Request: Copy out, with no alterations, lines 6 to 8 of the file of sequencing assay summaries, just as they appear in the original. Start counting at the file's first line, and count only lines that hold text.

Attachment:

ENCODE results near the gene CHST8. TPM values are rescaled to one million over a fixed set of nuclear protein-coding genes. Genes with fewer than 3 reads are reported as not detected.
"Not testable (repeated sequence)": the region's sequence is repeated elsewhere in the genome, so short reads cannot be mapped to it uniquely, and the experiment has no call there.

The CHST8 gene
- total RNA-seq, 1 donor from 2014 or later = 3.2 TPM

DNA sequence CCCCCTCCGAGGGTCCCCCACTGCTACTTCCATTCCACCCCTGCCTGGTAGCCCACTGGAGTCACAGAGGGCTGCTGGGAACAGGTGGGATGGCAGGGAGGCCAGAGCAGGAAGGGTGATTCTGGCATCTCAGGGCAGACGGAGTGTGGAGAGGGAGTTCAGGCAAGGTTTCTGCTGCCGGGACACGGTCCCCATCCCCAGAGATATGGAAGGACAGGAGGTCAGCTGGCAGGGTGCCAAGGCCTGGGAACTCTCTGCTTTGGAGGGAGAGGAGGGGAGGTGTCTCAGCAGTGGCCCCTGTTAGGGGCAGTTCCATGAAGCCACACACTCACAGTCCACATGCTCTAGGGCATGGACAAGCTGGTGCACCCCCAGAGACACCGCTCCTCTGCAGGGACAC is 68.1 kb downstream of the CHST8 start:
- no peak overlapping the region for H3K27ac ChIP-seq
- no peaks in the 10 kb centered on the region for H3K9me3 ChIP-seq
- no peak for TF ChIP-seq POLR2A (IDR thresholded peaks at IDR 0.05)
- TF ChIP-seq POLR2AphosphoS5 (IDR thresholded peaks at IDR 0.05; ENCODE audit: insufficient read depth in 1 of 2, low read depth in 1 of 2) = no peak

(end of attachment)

- no peak overlapping the region for H3K27ac ChIP-seq
- no peaks in the 10 kb centered on the region for H3K9me3 ChIP-seq
- no peak for TF ChIP-seq POLR2A (IDR thresholded peaks at IDR 0.05)